When I arrived on the, well, according to my documents, I was taken on strength about the 20th or 21st of April. My second son was born on the 23rd of April. So I didn’t see him until he was about 13 months old. So... Which was kind of hard to take but, again, at that time, as in the war [Second World War], some of them were away for five, five and a half years, so we bit the bullet and we were there for 13 months, so be it. That was our job to do.
My operational role was, I was crypto-custodian at 25 Canadian Infantry Brigade Signal Troop, as they called it. And I was responsible for the crypto portion, or, I was a cryptographer* for the enciphering and deciphering of all classified correspondence that either was coming into Brigade Headquarters or other formations, or going out of Brigade Headquarters to Canada or other locations.
We had two vehicles. One was the radio vehicle and where our crypto stuff came in and they would bring it over to us and, of course, we did the deciphering or enciphering, whichever. We worked with – and they’re now equipment that’s unclassified – we were using Typex machines** at that time, which were adopted to run off great big, I think they’re about a 30 pound battery, which we had two of them, under the truck, which we had to kind of charge daily, and we’re working with, I believe they call the rheostat*** that, to ensure that we had enough power to run the machines and every so often it would slow down. We’d have to kind of crank up the rheostat to get enough power, or go out and try to recharge the batteries. So it was kind of an interesting, not complex, but very interesting work in that we worked out of the back of a two and a half tonne truck with a shell. Not the trucks that they have today, there was a shell on the back that had a door and no windows.
Well, one factor, I suppose, which was kind of a stupid thing on my part. Like it was about September 1953. Again, working as a cryptographer, all our classified waste had to be burnt. That was, and had to, couldn’t keep much stuff around especially when we’re north of the Imjin [River]† because if we had to move fast, we had to get rid of all the loose stuff we had.
So anyway, we had a 45 gallon drum which was used for burning our classified waste and I put all my tapes and that in there, and nothing happened, so I, and of course, we’d use to put a wee bit of gas at the bottom and throw a match and get something burning first, and then we’d throw the paper in. Nothing happened, so I decided to light another match and walk up to it, and that was most, probably the most stupidest thing I’ve ever done in my life and I’ve never done it since. I wound up flat on my back as it kind of exploded and caused me a few days in the hospital, and I didn’t have to shave for a couple of weeks, or a week at least.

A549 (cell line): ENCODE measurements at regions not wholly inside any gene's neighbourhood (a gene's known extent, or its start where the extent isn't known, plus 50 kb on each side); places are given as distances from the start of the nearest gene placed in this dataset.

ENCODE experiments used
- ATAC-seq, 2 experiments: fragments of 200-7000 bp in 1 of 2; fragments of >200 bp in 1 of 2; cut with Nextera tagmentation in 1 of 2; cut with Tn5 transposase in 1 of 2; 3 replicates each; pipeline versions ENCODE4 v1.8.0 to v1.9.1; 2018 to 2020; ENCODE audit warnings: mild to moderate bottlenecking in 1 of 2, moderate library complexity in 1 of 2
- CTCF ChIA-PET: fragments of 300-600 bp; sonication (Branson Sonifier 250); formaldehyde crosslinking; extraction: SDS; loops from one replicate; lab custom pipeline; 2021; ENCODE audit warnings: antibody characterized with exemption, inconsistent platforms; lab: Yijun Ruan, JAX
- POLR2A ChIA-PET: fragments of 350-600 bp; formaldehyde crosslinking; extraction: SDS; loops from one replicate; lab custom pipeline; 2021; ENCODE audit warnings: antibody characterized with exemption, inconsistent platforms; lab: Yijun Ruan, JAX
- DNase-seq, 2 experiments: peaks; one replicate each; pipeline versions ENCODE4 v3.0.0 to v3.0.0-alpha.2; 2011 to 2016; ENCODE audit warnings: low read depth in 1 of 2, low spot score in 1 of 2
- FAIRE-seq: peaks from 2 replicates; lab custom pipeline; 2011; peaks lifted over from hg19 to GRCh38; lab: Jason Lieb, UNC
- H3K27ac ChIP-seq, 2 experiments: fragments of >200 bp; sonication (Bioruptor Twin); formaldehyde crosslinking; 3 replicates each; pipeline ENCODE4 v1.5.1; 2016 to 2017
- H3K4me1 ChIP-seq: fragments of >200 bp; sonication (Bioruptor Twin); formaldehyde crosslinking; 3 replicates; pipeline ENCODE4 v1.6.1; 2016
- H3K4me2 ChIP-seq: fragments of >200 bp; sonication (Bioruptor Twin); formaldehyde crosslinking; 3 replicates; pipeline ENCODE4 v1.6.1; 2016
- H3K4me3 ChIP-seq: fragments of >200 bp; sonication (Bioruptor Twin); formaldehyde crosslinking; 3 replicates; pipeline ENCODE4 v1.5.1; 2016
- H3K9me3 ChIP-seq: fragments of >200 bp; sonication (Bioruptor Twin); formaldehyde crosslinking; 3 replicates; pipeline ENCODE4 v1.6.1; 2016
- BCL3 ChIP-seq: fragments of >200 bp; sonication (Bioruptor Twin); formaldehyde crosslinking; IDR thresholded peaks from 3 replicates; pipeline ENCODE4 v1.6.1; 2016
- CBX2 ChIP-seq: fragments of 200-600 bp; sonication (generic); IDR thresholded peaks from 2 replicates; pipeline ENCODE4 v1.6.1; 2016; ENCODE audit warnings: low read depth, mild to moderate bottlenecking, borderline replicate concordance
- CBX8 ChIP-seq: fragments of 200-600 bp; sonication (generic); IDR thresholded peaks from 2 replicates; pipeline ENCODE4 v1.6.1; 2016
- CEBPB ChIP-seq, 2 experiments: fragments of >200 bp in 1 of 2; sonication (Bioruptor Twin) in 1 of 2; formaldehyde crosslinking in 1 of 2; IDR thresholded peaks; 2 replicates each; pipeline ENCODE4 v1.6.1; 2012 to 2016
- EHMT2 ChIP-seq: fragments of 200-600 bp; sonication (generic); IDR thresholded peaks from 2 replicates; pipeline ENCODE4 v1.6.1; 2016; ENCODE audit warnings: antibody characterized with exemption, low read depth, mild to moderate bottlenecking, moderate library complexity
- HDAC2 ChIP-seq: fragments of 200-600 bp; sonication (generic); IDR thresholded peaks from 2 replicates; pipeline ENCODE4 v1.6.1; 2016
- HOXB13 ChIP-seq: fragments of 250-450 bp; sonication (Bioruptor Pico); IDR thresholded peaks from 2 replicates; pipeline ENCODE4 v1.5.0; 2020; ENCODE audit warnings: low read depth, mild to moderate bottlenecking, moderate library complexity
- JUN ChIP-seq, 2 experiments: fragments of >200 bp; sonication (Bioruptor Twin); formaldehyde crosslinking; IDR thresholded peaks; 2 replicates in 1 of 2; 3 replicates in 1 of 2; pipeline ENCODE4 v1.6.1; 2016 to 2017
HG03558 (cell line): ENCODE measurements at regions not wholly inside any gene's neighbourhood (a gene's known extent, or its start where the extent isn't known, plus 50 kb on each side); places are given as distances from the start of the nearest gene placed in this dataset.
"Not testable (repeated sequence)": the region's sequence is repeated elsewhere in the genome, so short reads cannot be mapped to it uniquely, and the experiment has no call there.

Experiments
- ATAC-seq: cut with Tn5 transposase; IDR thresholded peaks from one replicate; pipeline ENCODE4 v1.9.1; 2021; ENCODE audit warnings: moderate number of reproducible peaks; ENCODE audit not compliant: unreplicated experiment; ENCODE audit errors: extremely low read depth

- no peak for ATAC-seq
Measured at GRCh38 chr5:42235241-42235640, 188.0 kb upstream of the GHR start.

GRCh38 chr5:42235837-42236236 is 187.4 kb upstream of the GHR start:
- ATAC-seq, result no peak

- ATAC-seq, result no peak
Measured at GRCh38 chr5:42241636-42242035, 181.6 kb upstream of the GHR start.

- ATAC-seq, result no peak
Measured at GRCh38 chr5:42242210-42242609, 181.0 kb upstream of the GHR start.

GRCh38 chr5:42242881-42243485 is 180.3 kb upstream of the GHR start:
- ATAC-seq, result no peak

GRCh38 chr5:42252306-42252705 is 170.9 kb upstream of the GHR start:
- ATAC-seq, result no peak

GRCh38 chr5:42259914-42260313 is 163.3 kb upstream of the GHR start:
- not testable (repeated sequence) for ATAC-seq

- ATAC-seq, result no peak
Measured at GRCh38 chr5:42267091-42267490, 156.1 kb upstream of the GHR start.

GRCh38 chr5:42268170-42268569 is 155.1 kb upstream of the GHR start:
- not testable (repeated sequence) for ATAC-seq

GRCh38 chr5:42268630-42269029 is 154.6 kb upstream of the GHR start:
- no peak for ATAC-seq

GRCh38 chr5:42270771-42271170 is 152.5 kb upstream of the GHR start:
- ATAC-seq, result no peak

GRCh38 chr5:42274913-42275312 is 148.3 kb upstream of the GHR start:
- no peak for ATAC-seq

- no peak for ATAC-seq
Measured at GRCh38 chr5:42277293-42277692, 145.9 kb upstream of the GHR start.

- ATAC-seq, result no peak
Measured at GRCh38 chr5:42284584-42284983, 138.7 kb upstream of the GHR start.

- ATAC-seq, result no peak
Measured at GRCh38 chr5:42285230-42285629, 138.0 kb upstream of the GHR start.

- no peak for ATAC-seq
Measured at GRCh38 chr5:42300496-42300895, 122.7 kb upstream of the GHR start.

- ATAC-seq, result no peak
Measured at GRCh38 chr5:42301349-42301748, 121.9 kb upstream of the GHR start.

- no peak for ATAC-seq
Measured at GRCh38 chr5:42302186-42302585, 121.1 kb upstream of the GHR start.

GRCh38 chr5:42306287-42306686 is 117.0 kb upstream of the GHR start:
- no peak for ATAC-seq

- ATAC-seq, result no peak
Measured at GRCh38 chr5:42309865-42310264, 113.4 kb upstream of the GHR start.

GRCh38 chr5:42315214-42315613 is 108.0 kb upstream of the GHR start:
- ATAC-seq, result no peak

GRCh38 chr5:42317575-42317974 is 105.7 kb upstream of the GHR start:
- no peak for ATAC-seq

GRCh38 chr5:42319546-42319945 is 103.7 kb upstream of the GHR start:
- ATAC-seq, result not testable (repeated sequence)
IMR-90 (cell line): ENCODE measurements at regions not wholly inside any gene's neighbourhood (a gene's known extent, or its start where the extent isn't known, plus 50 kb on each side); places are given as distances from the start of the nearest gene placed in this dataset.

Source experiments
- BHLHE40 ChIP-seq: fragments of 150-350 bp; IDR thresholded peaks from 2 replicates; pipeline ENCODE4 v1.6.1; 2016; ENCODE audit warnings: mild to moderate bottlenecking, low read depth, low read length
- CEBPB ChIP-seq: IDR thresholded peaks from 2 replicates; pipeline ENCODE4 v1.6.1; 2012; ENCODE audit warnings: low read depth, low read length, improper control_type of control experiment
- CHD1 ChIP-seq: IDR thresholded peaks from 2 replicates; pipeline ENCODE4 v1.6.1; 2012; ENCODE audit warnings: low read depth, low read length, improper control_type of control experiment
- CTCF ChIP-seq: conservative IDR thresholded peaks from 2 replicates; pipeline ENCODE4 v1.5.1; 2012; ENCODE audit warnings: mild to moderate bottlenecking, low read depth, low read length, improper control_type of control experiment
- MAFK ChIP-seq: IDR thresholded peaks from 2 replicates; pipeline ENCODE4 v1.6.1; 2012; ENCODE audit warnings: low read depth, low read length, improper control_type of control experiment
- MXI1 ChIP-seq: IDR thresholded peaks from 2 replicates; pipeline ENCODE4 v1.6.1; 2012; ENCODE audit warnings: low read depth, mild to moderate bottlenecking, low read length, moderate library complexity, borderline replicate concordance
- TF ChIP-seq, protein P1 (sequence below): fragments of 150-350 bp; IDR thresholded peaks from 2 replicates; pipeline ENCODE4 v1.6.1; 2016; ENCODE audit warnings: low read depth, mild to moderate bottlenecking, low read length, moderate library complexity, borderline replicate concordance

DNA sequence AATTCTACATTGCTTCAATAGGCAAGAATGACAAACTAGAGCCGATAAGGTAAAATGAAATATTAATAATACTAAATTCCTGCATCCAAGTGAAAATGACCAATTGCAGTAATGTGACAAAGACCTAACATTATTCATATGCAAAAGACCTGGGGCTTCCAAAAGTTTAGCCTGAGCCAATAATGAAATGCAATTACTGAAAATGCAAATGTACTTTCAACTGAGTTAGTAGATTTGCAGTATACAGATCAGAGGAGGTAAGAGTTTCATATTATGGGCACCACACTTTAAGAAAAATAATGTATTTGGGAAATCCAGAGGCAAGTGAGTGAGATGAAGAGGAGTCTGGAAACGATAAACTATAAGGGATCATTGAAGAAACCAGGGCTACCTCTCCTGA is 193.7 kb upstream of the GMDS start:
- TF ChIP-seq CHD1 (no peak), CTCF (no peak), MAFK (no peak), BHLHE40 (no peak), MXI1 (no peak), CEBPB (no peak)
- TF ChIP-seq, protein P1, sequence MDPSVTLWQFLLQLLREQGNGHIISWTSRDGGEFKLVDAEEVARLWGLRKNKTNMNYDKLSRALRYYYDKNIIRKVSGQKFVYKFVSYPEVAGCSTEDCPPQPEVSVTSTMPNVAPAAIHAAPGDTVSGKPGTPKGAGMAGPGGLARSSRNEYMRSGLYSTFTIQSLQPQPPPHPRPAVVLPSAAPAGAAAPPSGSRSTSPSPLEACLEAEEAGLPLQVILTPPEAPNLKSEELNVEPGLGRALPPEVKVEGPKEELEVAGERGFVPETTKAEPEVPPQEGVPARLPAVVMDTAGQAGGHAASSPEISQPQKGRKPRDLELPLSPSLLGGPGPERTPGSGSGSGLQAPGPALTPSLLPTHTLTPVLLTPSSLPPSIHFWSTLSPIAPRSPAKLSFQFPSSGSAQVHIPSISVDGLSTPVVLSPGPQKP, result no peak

I could probably make a comment at one silly little thing that the army had at that time or I should say, the forces. We had the service books, which I think I still have mine kicking around the house here somewhere. And one of the pages, it had your trade. And in our book, that trade page was torn out as was, I’m told, and I don’t have a confirmation of this, but I’m told for any one that was in the [Canadian] Intelligent Corps, that page was tore out as well. So that if we were taken prisoner and asked what trade we were, it was quite obvious. We were either crypto or intelligence, which was, we thought was a rather silly thing that was going on at that time. But, of course, we’re talking late 1940s, early 1950s.
*Cryptographers encrypted and decrypted communications in order to protect military information from the enemy
**The Typex machine was a classified cipher tool that was so large and heavy, it required a truck to transport and power it
***A rheostat, often constructed of coiled wire, is used to vary resistance in an electric circuit
†The Imjin River flows from north to south through North and South Korea, crossing what is now the demilitarized zone